A new view of the Tarantula Nebula
To celebrate its 22nd anniversary in orbit, the Hubble Space Telescope released a dramatic new image of the star-forming region 30 Doradus, also known as the Tarantula Nebula because its glowing filaments resemble spider legs.
The nebula is located in the neighboring galaxy called the Large Magellanic Cloud, and is one of the largest star-forming regions located close to the Milky Way. At the center of 30 Doradus, thousands of massive stars are blowing off material and producing intense radiation along with powerful winds.
The Chandra X-ray Observatory detects gas that has been heated to millions of degrees by these stellar winds and also by supernova explosions. These X-rays, colored blue in this composite image, come from shock fronts—similar to sonic booms—formed by this high-energy stellar activity.
The Hubble data, colored green, reveals the light from these massive stars along with different stages of star birth, including embryonic stars a few thousand years old still wrapped in cocoons of dark gas. Infrared emission data from Spitzer, seen in red, shows cooler gas and dust that have giant bubbles carved into them. These bubbles are sculpted by the same searing radiation and strong winds that comes from the massive stars at the center of 30 Doradus.
Evaporating Blobs of the Carina Nebula
The unusual blobs found in the Carina nebula, some of which are seen floating on the upper right, might best be described as evaporating. Energetic light and winds from nearby stars are breaking apart the dark dust grains that make the iconic forms opaque.
Ironically the blobs, otherwise known as dark molecular clouds, frequently create in their midst the very stars that later destroy them. The floating space mountains pictured above by the orbiting Hubble Space Telescope span a few light months.
The Great Nebula in Carina itself spans about 30 light years, lies about 7,500 light years away, and can be seen with a small telescope toward the constellation of Carina.
M57: The Ring Nebula
Except for the rings of Saturn, the Ring Nebula (M57) is probably the most famous celestial band. Its classic appearance is understood to be due to perspective - our view from planet Earth looks down the center of a roughly barrel-shaped cloud of glowing gas.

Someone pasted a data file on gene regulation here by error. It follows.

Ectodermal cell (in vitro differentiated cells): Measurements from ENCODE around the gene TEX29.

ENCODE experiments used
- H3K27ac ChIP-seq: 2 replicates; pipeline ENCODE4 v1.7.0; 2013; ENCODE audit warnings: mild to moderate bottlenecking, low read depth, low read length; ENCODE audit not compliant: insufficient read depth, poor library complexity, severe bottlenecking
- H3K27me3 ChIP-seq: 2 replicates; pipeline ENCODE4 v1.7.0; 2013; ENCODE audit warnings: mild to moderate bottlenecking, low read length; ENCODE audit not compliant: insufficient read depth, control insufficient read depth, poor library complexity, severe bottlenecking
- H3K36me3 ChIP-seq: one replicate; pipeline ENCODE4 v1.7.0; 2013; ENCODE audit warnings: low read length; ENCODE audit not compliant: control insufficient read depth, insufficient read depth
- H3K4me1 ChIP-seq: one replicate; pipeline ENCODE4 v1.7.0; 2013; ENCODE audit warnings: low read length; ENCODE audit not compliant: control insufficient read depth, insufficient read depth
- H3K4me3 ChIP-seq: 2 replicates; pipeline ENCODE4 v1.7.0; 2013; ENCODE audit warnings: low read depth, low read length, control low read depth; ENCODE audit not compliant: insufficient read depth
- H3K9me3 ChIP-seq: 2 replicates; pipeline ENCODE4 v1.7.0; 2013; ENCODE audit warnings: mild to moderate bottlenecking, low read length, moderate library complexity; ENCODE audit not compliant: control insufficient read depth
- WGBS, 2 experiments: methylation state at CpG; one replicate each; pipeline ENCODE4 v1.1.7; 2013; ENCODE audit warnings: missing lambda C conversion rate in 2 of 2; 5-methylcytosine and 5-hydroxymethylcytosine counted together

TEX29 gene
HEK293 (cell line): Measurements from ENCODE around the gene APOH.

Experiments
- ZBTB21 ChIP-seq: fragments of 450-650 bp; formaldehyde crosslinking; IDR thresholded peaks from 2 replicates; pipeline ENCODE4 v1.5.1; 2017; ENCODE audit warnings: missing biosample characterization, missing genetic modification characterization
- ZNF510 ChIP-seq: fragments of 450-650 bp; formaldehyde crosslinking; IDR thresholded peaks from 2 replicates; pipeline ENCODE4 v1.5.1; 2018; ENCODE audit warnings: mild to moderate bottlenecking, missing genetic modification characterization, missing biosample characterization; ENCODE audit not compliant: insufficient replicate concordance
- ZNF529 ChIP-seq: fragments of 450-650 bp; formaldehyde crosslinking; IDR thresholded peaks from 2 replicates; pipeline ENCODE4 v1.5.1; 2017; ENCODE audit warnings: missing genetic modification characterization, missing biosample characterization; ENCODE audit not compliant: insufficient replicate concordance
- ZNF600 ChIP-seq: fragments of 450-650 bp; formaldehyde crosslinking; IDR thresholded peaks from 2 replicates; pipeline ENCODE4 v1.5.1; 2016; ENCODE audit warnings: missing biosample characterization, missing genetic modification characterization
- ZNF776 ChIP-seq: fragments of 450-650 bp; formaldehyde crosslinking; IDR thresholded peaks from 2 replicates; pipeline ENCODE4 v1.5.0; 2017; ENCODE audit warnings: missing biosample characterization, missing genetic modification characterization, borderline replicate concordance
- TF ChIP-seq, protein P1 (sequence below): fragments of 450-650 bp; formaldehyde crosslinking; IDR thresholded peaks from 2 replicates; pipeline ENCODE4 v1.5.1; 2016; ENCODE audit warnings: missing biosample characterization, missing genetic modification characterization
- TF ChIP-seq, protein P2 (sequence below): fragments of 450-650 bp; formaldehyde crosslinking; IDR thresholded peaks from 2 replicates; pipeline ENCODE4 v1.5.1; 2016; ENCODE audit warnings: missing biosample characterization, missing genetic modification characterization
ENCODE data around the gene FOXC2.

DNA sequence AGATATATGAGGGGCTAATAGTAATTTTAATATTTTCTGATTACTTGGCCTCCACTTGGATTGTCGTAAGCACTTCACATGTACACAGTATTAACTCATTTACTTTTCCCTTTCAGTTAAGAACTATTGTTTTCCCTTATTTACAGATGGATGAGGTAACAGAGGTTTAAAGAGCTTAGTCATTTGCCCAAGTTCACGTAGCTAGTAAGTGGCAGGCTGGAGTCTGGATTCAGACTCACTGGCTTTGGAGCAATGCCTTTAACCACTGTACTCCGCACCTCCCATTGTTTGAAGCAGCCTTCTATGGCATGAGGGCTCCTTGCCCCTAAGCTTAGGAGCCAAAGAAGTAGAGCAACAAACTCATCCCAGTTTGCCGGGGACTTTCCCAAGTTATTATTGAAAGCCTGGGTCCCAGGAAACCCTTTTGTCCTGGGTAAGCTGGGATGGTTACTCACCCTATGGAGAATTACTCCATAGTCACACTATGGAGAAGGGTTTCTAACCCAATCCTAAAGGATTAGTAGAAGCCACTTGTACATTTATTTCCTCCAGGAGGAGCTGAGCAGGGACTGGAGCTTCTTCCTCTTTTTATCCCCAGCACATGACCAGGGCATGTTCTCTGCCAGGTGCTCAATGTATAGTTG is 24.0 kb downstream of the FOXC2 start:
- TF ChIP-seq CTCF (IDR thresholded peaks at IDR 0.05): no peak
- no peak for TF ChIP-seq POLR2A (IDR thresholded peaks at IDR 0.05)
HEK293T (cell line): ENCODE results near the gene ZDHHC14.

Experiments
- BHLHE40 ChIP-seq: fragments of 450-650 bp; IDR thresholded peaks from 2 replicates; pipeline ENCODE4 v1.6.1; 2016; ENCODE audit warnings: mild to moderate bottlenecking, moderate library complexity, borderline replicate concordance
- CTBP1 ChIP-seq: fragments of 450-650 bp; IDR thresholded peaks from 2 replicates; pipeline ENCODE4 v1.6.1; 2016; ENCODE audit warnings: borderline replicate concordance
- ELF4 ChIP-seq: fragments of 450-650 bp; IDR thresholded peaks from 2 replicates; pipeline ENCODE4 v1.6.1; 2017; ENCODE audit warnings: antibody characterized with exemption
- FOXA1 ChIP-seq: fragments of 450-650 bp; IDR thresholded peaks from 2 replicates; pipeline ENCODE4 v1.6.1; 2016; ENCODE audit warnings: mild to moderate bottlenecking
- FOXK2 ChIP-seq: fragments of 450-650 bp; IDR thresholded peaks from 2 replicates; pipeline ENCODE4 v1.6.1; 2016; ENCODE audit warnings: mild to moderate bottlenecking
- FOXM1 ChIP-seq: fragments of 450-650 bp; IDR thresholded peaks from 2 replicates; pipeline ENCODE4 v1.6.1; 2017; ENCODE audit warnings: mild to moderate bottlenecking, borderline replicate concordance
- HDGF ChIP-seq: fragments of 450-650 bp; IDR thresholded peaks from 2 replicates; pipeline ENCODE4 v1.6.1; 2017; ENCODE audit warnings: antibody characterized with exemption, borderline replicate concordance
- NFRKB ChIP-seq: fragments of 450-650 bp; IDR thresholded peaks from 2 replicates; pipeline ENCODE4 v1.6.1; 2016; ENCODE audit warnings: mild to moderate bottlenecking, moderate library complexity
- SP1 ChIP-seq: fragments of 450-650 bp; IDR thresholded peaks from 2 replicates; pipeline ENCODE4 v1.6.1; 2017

But expansive looping structures are seen to extend far beyond the Ring Nebula’s familiar central regions in this intriguing composite of ground based and Hubble Space Telescope images with narrowband image data from Subaru.
Of course, in this well-studied example of a planetary nebula, the glowing material does not come from planets. Instead, the gaseous shroud represents outer layers expelled from the dying, once sun-like star at the nebula’s center. Intense ultraviolet light from the hot central star ionizes atoms in the gas.
Ionized oxygen atoms produce the characteristic greenish glow and ionized hydrogen the prominent red emission. The central ring of the Ring Nebula is about one light-year across and 2,000 light-years away. To accompany tonight’s shooting stars it shines in the northen constellation Lyra.
Hubble’s Panoramic View of 30 Doradus
Several million stars are vying for attention in this Hubble Space Telescope image of a raucous stellar breeding ground in 30 Doradus, located in the heart of the Tarantula nebula. The image is being released to celebrate Hubble’s 22nd anniversary.
30 Doradus is the brightest star-forming region in our galactic neighbourhood and home to the most massive stars ever seen. The nebula resides 170,000 light-years away in the Large Magellanic Cloud, a small, satellite galaxy of our Milky Way. No known star-forming region in our galaxy is as large or as prolific as 30 Doradus.
The image is roughly 650 light-years across and comprises one of the largest mosaics ever assembled from Hubble photos and consists of observations taken by Hubble’s Wide Field Camera 3 and Advanced Camera for Surveys, combined with observations from ESO’s MPG/ESO 2.2-metre telescope that trace the location of glowing hydrogen and oxygen.
The region’s sparkling centerpiece is a giant, young star cluster named NGC 2070, only 2-3 million years old. Its stellar inhabitants number roughly 500,000. The cluster is a hotbed for young, massive stars. Its dense core, known as RMC 136, is packed with some of the heftiest stars found in the nearby Universe, weighing more than 100 times the mass of our Sun.
The image reveals a fantasy landscape of pillars, ridges, and valleys. The massive stars are carving deep cavities in the surrounding material by unleashing a torrent of ultraviolet light, which is etching away the enveloping hydrogen gas cloud in which they were born. When this radiation hits dense walls of gas, it creates shocks, which may be generating a new wave of star birth.
Images: 1. Hubble’s panoramic view of the 30 Doradus (also known as the Tarantula Nebula) star-forming region. 2. Labelled view of the Tarantula Nebula identifying several prominent features.
The Eagle Nebula from Kitt Peak